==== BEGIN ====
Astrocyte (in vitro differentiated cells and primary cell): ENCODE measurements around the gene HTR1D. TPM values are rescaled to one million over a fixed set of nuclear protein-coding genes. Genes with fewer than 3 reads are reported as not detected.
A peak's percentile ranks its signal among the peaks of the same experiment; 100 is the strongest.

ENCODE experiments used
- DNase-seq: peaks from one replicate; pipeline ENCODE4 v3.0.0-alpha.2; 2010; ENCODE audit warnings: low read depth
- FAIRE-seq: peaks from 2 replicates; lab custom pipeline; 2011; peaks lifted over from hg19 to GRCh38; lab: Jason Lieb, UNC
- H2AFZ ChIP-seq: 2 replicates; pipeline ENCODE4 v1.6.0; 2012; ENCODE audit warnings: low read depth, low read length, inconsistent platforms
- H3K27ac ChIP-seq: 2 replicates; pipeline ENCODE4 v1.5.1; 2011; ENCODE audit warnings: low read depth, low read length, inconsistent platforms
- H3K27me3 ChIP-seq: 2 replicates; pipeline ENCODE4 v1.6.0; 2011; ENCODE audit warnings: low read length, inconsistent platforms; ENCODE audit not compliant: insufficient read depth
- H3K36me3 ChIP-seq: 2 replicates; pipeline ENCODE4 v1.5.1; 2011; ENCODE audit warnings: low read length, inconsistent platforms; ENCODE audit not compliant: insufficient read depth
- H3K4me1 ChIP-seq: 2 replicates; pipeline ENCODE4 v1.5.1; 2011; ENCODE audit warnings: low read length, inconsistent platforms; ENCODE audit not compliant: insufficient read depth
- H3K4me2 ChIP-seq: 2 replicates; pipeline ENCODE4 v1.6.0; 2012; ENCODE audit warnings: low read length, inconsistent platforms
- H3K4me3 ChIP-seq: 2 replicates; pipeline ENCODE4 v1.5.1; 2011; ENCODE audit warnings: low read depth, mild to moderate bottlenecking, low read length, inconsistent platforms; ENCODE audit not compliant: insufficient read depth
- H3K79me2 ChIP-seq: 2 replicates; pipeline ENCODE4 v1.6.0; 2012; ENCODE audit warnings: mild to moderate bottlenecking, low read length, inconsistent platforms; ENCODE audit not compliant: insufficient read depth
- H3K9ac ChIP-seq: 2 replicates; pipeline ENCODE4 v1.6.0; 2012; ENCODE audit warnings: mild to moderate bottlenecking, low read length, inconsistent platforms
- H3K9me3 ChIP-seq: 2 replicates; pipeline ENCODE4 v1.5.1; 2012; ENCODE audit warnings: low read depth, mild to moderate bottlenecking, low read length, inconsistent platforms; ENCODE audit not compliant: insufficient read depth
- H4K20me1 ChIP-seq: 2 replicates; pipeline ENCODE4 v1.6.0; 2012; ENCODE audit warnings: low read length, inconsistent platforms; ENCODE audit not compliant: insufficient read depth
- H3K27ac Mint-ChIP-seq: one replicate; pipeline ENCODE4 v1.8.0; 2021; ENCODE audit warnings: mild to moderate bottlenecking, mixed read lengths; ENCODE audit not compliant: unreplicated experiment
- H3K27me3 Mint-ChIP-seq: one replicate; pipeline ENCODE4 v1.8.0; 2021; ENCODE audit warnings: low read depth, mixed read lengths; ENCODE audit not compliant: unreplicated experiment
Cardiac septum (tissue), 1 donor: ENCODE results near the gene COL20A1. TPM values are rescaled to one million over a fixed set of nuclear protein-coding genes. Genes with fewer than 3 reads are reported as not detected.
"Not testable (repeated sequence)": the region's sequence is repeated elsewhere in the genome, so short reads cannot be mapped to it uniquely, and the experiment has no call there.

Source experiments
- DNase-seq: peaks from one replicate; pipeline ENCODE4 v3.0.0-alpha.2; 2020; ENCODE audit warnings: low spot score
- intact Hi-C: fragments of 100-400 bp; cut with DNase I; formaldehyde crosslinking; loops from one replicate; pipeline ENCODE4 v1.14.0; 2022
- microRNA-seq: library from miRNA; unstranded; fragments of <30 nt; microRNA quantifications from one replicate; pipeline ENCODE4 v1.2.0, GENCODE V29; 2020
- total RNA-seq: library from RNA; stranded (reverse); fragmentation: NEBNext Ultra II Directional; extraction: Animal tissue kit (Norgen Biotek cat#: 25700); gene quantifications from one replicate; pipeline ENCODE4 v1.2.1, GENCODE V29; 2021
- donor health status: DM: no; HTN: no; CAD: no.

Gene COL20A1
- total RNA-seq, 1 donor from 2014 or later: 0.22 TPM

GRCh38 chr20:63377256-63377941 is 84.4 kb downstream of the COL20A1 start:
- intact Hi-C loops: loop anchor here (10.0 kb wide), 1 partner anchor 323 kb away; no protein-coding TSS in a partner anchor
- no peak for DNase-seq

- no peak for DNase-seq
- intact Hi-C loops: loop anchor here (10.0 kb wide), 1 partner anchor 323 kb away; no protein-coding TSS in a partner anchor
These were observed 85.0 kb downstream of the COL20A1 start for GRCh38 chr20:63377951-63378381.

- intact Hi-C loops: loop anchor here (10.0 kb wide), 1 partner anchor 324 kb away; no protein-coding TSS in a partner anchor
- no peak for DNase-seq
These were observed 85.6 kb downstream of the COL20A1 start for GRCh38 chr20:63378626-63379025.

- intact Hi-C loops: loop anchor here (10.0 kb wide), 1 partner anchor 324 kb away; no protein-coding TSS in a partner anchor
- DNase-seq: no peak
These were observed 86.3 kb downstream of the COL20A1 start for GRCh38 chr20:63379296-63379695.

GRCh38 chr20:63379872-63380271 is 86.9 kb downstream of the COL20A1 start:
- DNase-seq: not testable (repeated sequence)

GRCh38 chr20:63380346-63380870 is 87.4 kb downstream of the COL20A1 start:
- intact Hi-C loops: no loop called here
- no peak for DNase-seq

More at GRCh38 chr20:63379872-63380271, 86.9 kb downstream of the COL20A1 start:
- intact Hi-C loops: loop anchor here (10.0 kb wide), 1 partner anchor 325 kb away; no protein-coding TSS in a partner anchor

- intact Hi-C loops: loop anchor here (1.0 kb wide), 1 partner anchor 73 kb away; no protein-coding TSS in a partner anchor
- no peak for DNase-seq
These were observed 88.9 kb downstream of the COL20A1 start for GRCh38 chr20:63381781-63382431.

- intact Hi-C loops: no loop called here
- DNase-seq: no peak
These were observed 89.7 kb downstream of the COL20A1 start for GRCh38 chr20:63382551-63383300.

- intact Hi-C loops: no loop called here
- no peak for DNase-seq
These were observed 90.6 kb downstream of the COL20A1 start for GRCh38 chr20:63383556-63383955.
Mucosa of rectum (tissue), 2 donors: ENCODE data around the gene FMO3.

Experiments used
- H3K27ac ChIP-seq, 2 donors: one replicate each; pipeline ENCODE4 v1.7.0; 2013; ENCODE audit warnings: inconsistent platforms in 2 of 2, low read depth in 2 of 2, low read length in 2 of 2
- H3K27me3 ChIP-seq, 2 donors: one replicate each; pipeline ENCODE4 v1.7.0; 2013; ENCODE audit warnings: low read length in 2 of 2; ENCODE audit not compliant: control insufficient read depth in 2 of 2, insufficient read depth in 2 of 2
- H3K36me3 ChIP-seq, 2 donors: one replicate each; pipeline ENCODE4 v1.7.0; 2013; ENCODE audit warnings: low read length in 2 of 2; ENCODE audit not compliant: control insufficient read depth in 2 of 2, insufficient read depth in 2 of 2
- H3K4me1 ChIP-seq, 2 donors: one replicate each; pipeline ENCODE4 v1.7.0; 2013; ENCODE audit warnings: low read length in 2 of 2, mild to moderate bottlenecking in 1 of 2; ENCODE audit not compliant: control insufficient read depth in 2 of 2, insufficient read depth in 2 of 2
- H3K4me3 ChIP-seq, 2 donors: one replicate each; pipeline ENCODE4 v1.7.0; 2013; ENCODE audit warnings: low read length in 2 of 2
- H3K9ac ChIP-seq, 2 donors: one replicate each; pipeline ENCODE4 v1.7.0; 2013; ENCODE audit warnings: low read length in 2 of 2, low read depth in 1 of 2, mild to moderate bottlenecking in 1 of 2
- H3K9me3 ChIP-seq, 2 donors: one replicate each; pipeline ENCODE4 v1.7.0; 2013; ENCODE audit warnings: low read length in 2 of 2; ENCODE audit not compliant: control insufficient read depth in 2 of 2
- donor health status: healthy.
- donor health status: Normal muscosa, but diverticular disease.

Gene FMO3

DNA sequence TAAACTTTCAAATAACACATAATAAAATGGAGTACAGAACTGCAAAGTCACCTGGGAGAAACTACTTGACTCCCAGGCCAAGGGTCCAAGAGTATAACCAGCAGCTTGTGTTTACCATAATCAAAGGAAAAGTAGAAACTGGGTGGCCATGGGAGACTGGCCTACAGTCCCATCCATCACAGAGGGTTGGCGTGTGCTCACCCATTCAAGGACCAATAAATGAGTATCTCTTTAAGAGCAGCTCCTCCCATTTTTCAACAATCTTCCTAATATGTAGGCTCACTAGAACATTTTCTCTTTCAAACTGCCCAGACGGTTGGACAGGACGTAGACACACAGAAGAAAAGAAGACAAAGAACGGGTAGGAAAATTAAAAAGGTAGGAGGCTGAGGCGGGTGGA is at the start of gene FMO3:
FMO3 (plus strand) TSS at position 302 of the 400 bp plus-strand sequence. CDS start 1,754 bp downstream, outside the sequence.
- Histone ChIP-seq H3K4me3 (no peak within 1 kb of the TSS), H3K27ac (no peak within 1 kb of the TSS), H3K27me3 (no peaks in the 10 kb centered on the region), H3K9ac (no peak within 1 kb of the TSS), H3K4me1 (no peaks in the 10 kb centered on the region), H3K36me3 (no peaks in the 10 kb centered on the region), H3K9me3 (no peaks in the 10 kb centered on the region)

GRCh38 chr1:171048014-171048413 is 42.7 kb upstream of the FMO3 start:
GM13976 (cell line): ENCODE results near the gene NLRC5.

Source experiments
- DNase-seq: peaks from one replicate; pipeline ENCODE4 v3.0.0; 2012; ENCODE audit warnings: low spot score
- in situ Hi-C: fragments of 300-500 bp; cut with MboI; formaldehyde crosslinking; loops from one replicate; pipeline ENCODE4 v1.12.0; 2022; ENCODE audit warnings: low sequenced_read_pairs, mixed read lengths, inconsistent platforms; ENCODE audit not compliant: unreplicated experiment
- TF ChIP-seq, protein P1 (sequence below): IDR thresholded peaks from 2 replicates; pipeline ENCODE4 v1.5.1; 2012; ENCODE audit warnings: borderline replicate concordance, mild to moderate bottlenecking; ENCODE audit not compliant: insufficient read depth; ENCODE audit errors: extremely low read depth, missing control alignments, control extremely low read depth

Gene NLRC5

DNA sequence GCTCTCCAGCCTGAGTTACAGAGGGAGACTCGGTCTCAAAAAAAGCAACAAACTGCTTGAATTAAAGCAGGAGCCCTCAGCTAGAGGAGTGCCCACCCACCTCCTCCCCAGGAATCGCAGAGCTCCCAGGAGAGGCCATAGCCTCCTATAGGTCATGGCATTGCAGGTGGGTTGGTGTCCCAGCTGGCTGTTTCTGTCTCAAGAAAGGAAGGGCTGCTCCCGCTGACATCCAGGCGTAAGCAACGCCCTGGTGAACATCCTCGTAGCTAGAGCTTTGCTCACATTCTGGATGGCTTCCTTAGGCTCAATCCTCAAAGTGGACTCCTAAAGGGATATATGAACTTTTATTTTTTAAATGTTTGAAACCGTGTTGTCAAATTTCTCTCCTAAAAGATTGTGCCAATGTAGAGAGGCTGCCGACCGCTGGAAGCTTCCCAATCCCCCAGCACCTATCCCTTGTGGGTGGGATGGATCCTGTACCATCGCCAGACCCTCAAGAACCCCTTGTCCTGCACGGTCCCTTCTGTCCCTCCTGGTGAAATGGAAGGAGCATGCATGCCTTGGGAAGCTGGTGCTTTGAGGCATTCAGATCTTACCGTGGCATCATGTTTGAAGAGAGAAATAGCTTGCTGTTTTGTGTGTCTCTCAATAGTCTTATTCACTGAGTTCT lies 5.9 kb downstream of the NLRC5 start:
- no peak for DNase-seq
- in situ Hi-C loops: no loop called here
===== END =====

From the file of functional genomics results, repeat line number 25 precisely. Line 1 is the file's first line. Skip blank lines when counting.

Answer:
- total RNA-seq: library from RNA; stranded (reverse); fragmentation: NEBNext Ultra II Directional; extraction: Animal tissue kit (Norgen Biotek cat#: 25700); gene quantifications from one replicate; pipeline ENCODE4 v1.2.1, GENCODE V29; 2021